ࡱ> nqmy bjbj A{{3l l :::$^^^P,4^,A.<<<<###@@@@@@@$CF@:#Z#"|#|##@<< @p%p%p%#R<R<@p%#@p%p%S;x"?<QiYJ$>l@@0,A7?vG$FvG??vG:@##p%#####@@%R###,A####vG#########l :  13 April, 2010 Dr Judith Galtry Advisor Skin Cancer Control Cancer Society of New Zealand Inc National Office PO Box 12700 Wellington  HYPERLINK "mailto:judith.galtry@cancer.org.nz" judith.galtry@cancer.org.nz Dear Judith Response from PSNZ to Cancer Society Re position statement on Sun exposure in infants The Paediatric Society of New Zealand is unable to endorse this position statement as our membership considers that it poses an unacceptably high risk of leaving New Zealand infants and children at risk of Vitamin D insufficiency as well as deficiency. Recent evidence of long-term risks to bone health, type 1 diabetes, multiple sclerosis as well as possible short-term effects on risks of infection ADDIN EN.CITE  ADDIN EN.CITE.DATA  suggest we need to be cautious in making population level advice in this area. Our members see children with Vitamin D deficiency presenting with rickets and hypocalcaemic seizures as far north as the Waikato and Auckland. Our request is that this position statement be withdrawn until there is a full risk-benefit analysis for the NZ population. Indeed the 2008 food and nutrition guidelines from the NZ Ministry of Health are as follows: Infants and toddlers require appropriate exposure to sunlight to ensure adequate vitamin D status. From October to March (including the summer months), before 11 am and after 4 pm, expose an infants or toddlers face and arms to 520 minutes of direct sunlight per day. During winter and spring, infants and toddlers should spend time outside in the sun to prevent a reduction in vitamin D levels. From October to March (including the summer months), between 11 am and 4 pm, infants and toddlers should be provided sun protection, including full shade for the infants pram or play area, a broad-brimmed hat, sun protective clothing, and a broad spectrum sunscreen with a sun protection factor of at least 30. The Paediatric Society of New Zealand notes that you have based this position statement on the position statement published by the Cancer Council of Australia in 2005. Our concerns are as follows: The southern part of the North Island and the whole of the South Island are further from the equator than the major population centres in Australia. Only Tasmania is at a comparable latitude to the South Island. Infants, children and adults at these latitudes receive inadequate sun exposure in winter to provide healthy vitamin D levels. The statement New Zealands high ultraviolet radiation levels between the months of September and April mean that even when babies are outdoors for very short periods in the early morning and late afternoon with small amounts of skin exposed, they are likely to receive enough ultraviolet radiation exposure to maintain healthy vitamin D levels is too vague to provide adequate guidance to parents. What is a small amount of skin, and when is the early morning? Children in New Zealand have lower vitamin D levels than children in the UK or US. This has been attributed to the current policy on sun exposure in children in this country and the lack of Vitamin D fortification of milk and other nutrients. We know from the NZ nutrition survey that exposure to sun in Invercargill is very different to exposure to sun in Northland, as evidenced by a gradient of vitamin D levels, and that darker skinned children in the Waikato have lower vitamin D levels than European children (and the darker the skin the lower the levels). The current policy on sun exposure has been promulgated with concerns about the high incidence of skin cancer in later life in Europeans. However it has not been targeted at this group, but at all sectors of the population. The further perpetuation and promotion of this policy carries heightens the risk of poor vitamin D status in children with darker skins (especially Maori, Pacific, African and some Asian children). The Australian position statement bases the recommendations on the paper by Harrison et al. This was a study carried out in Townsville, where sun exposure is potentially much more harmful than in New Zealand. The findings of this study cannot be generalised to the New Zealand situation. It is our opinion that the issue of optimal vitamin D status in infants, children and adults in New Zealand needs a thorough appraisal of the evidence, before any change to the current recommendations provided by the Ministry of Health in the 0-2 Nutrition Guidelines (2008) can be made. A balance between sun protection and Vitamin status is needed, and this may require New Zealand to have a policy in NZ where breast fed infants are routinely recommended vitamin D supplementation and where milk in NZ is fortified with Vitamin D. Lastly, I note that the Australian position paper does not appear to have been reviewed or endorsed by any Paediatric organisation. You may wish to ask the Cancer Council of Australia whether this is because endorsement was declined or whether endorsement was never sought. Yours sincerely  Rosemary Marks (references available on request)     THE PAEDIATRIC SOCIETY OF NEW ZEALAND Secretariat: Email:Denise Tringham P O Box 22 234 Wellington 6441 Tel: (04) 938 4827 Fax: (04) 976 4827 psnz@paradise.net.nz  Health of our children: Wealth of our nation #~> ? ; < ɼɨ{naOO"jhLhHxB*CJUphhLh^UB*CJphhLhB*CJphhLh5B*CJphhLhHxB*CJph!hh0JB*CJ^Jph&jhhB*CJU^JphhhB*CJphhhB*CJ^Jph$hh0J5B*CJ^JphhHxhi&lhCJhh$G#?aq~ > ?  G & F$ d*$7$8$H$gd  7$8$H$gdHxgdgdHx H I V W ()FGٷudWWWMChLB*CJphh=B*CJphhLh=B*CJph!hLhMqypdx\egc N }!1AQa"q2#BR$3br %&'()*456789:CDEFGHIJSTUVWXYZcdefghijstuvwxyz? 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E.Jones, A. B.Prosser, C.Robinson, J. L.Vohra, S.Department of Pediatrics,University of Alberta, Edmonton, Canada. droth@jhsph.eduVitamin D receptor polymorphisms and the risk of acute lower respiratory tract infection in early childhoodJ Infect DisJ Infect Dis676-8019752008/02/13Bronchiolitis/*genetics/virologyCase-Control StudiesFemaleGenetic Predisposition to Disease/*geneticsHumansInfantInfant, NewbornMaleOdds RatioPneumonia/*geneticsPolymorphism, Genetic/*geneticsReceptors, Calcitriol/*genetics2008Mar 10022-1899 (Print) 0022-1899 (Linking)18266602http://www.ncbi.nlm.nih.gov/entrez/query.fcgi?cmd=Retrieve&db=PubMed&dopt=Citation&list_uids=1826660210.1086/527488engMcNally200918218218217McNally, J. D.Leis, K.Matheson, L. A.Karuananyake, C.Sankaran, K.Rosenberg, A. M.Department of Pediatrics, University of Saskatchewan, Saskatchewan, Canada.Vitamin D deficiency in young children with severe acute lower respiratory infectionPediatr PulmonolPediatr Pulmonol981-844102009/09/12Acute DiseaseAge DistributionBronchiolitis/epidemiology/*etiology/physiopathologyCase-Control StudiesChild, PreschoolFemaleFollow-Up StudiesHumansIncidenceInfantMaleOdds RatioPneumonia/epidemiology/*etiology/physiopathologyProbabilityReference ValuesRespiratory Tract Infections/epidemiology/etiologyRisk AssessmentSaskatchewanSeverity of Illness IndexSex DistributionVitamin D/*analogs & derivatives/bloodVitamin D Deficiency/*complications/diagnosis2009Oct1099-0496 (Electronic) 1099-0496 (Linking)19746437http://www.ncbi.nlm.nih.gov/entrez/query.fcgi?cmd=Retrieve&db=PubMed&dopt=Citation&list_uids=1974643710.1002/ppul.21089engHayes200319191917Hayes, C. E.Nashold, F. E.Spach, K. M.Pedersen, L. B.Department of Biochemistry, University of Wisconsin-Madison, 433 Babcock Drive, Madison, Wisconsin 53706, USA. hayes@biochem.wisc.eduThe immunological functions of the vitamin D endocrine systemCell Mol Biol (Noisy-le-grand)Cell Mol Biol (Noisy-le-grand)277-300492Autoimmune Diseases/*immunologyCommunicable Diseases/immunologyEndocrine System/*immunologyProtein Structure, TertiaryReceptors, Calcitriol/metabolismSupport, Non-U.S. Gov'tVitamin D/*immunology/metabolism2003Mar12887108http://www.ncbi.nlm.nih.gov/entrez/query.fcgi?cmd=Retrieve&db=PubMed&dopt=Citation&list_uids=12887108 DRoth200818418418417Roth, D. E.Jones, A. B.Prosser, C.Robinson, J. L.Vohra, S.Department of Pediatrics,University of Alberta, Edmonton, Canada. droth@jhsph.eduVitamin D receptor polymorphisms and the risk of acute lower respiratory tract infection in early childhoodJ Infect DisJ Infect Dis676-8019752008/02/13Bronchiolitis/*genetics/virologyCase-Control StudiesFemaleGenetic Predisposition to Disease/*geneticsHumansInfantInfant, NewbornMaleOdds RatioPneumonia/*geneticsPolymorphism, Genetic/*geneticsReceptors, Calcitriol/*genetics2008Mar 10022-1899 (Print) 0022-1899 (Linking)18266602http://www.ncbi.nlm.nih.gov/entrez/query.fcgi?cmd=Retrieve&db=PubMed&dopt=Citation&list_uids=1826660210.1086/527488engMcNally200918218218217McNally, J. D.Leis, K.Matheson, L. A.Karuananyake, C.Sankaran, K.Rosenberg, A. M.Department of Pediatrics, University of Saskatchewan, Saskatchewan, Canada.Vitamin D deficiency in young children with severe acute lower respiratory infectionPediatr PulmonolPediatr Pulmonol981-844102009/09/12Acute DiseaseAge DistributionBronchiolitis/epidemiology/*etiology/physiopathologyCase-Control StudiesChild, PreschoolFemaleFollow-Up StudiesHumansIncidenceInfantMaleOdds RatioPneumonia/epidemiology/*etiology/physiopathologyProbabilityReference ValuesRespiratory Tract Infections/epidemiology/etiologyRisk AssessmentSaskatchewanSeverity of Illness IndexSex DistributionVitamin D/*analogs & derivatives/bloodVitamin D Deficiency/*complications/diagnosis2009Oct1099-0496 (Electronic) 1099-0496 (Linking)19746437http://www.ncbi.nlm.nih.gov/entrez/query.fcgi?cmd=Retrieve&db=PubMed&dopt=Citation&list_uids=1974643710.1002/ppul.21089engHayes200319191917Hayes, C. E.Nashold, F. E.Spach, K. M.Pedersen, L. 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Submissions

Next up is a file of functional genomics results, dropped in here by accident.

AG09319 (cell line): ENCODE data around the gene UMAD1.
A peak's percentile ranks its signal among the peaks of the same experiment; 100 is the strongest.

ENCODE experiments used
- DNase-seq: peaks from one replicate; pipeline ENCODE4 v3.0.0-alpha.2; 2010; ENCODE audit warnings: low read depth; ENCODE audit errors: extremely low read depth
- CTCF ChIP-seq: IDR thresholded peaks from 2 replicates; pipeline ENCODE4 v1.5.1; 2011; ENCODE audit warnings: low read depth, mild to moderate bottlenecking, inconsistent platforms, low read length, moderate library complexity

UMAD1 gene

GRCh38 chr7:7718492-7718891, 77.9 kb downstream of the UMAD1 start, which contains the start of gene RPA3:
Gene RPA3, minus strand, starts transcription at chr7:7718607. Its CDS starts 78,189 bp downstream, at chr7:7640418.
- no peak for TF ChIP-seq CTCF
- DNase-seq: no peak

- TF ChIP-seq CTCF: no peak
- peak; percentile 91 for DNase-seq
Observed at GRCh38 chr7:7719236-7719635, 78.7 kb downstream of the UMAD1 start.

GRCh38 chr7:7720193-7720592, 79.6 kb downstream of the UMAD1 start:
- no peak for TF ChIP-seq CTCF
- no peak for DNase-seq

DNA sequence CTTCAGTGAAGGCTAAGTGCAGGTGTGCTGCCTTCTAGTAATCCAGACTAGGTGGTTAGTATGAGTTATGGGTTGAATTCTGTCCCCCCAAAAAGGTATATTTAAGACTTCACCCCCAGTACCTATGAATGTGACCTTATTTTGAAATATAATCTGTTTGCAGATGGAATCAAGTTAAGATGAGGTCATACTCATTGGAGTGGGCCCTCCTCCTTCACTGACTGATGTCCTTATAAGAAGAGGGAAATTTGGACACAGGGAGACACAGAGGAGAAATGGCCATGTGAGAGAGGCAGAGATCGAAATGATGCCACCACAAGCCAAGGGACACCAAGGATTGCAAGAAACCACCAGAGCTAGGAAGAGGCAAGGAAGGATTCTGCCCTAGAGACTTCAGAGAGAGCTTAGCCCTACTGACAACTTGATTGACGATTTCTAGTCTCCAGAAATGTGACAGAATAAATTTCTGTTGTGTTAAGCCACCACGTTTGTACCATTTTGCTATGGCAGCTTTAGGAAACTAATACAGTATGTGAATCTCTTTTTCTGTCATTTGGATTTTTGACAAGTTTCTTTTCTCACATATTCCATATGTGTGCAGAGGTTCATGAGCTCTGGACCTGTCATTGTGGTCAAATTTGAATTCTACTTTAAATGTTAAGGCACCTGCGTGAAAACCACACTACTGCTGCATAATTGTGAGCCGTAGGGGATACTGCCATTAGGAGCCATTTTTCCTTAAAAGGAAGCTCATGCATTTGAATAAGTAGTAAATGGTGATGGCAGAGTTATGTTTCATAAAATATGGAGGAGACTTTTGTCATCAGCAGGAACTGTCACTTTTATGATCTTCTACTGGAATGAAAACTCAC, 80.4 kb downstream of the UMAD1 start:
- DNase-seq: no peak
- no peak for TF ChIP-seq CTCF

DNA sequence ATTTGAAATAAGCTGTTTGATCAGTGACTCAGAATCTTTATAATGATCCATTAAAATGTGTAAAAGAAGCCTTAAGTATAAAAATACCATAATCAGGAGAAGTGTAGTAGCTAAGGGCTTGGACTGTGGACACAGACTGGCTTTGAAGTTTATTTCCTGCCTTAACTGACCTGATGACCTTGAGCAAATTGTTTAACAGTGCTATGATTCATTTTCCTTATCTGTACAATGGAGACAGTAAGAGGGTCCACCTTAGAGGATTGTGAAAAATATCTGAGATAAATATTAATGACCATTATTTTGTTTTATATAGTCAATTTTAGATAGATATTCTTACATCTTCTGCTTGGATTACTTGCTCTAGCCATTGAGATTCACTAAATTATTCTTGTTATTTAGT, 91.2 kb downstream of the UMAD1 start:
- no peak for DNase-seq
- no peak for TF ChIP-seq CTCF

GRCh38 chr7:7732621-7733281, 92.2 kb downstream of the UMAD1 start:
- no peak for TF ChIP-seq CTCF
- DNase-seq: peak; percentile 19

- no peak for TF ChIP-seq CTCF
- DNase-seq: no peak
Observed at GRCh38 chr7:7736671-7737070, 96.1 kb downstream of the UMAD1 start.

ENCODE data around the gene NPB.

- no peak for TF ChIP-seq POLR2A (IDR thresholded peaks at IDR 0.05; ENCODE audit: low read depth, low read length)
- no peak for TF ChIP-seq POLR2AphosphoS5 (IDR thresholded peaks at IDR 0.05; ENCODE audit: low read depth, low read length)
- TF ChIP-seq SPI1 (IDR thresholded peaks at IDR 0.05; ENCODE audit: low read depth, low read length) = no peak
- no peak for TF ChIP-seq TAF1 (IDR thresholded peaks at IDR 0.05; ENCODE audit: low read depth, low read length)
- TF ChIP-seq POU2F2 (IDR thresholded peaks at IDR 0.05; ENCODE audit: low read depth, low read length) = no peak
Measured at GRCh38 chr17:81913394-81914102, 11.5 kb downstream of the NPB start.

The Paediatric Society believes all children and youth should, by right, attain optimal physical, mental and social health and wellbeing.  By working as a coordinated national network of health professionals the Society dedicates its efforts and resources to making official submissions to both Government and Non-Government organisations on issues that will impact on the health and wellbeing of children and young people.